An pretty good article and I agree with most parts of it. However, I caution that the idea of people are not interested in debate can be manipulated into a tactic to disparage people who do may not agree with your debate positions. Another aspect of society that kills debate, especially in universities, is political correctness. Why express a valid, thought-provoking position in a debate if you are going to subject yourself to being called racist/sexist/homophobic/hater by someone who has been indoctrinated. Such charges are way overused and more often used as tools to stop debate and demonize rather than truly describe a position.

    It starts in the classroom, students need to quit having knowledge passively installed in their heads and they need to sometimes challenge what is stated by the professor, especially, if the material is presented in a subjective manner. Quit automatically accepting such positions and challenge them in a respectful way and have a debate. It is not a matter of winning or losing, it is a matter of developing your thought process. I guarantee you will learn more than by simply sitting their taking notes and regurgitating your way to an A.

  • R

    RyanOct 28, 2009 at 12:40 am

    Although I agree that widespread debate on issues that should ‘matter’ is largely absent from college campuses–or at least Marquette–a statement like “College students think it’s cool to be ignorant” is the same type of sweeping generalization that “All Muslims are terrorists”. Although the message is (quite) different, the amount of thought put into both statements is the same.
    While there is blame to accept on the part of the collected ‘we’ of college students, it is important that much evidence points to the contrary of this article. 2008 saw some of the largest youth voter turnouts in history. Although not ‘hard news’ The Daily Show and The Colbert Report, both of which do tackle these issues that ‘matter’, draw most of their large audiences from college-aged adults.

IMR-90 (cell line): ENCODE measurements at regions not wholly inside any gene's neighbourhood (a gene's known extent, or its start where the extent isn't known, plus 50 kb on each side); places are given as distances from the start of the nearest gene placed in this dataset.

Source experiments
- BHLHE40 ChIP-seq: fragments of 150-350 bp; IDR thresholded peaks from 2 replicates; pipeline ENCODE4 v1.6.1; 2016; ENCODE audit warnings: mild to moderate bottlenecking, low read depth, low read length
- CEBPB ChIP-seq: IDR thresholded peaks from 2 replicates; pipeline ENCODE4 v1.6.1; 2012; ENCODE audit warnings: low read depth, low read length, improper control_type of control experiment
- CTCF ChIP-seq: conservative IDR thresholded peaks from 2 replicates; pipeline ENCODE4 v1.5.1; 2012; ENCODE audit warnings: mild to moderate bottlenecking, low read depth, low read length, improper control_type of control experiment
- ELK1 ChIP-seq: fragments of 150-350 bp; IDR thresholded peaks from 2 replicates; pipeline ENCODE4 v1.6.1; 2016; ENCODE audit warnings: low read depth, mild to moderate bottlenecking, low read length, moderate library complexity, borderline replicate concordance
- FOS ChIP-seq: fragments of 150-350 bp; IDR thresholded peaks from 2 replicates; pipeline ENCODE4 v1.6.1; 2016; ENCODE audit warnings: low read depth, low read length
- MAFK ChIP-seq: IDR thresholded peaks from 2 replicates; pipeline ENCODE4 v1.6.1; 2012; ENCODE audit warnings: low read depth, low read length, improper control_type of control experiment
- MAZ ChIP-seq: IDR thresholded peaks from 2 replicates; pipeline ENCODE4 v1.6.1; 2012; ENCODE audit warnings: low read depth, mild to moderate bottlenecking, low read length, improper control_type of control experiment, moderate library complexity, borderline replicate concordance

It is important to realize that some of the lack of interest in some of the world’s most important issues is larger in focus than just college-aged students. Much of the world gives nothing but apathy to the situation in Darfur. Why? I would go as far as to say that the politicizing of real-world issues along with the agendas of 24-hour news networks are to blame. Politicians constantly look to make complex issues into soundbites. An example of this was mentioned in the article: “Isn’t Obama’s health care plan to kill Grandma?”. This statement wasn’t created by college students, it was derived from the politicization of health care reform. As far as the agendas of the 24-hour news networks, I do not jut mean the political agendas, but the constant ratings battle between the networks. Shocking people gets ratings, sit down and watch Fox News for an hour and count how many times they designate a story “FOX NEWS ALERT”, a category originally created after 9/11 in the event of another event as important. So does talking about ‘popular’ stories that have very little impact, for this see CNN Headline News (now HLN) covering the Casey Anthony story as if the fate of the country hinged on this one, however horrific, isolated event.
    Civilized debate is a dead art form, with the likes of Bill O’Reilly, Sean Hannity, Glenn Beck, Lou Dobbs, and Keith Olbermann the pallbearers. It may be more accurate to examine effects such as these than to say the reason that it is taboo to discuss religion or abortion is because our generation thinks it’s cool to be ill-informed.

  • D

    Dave DenomieOct 27, 2009 at 11:11 am

    Bravo! Well-said! We should not be looking to avoid controversy, but we should embrace it and use it as a tool to understand ourselves and others. We will never agree on everything, nor should we, but we do not make progress by avoiding the important questions. As you said, debate conducted in a methodical and respectful manner increases understanding. Thank you for making this very worthy activity the subject of your column.
    Dave Denomie, Director of Debate
    Diederich College of Communication
    Marquette University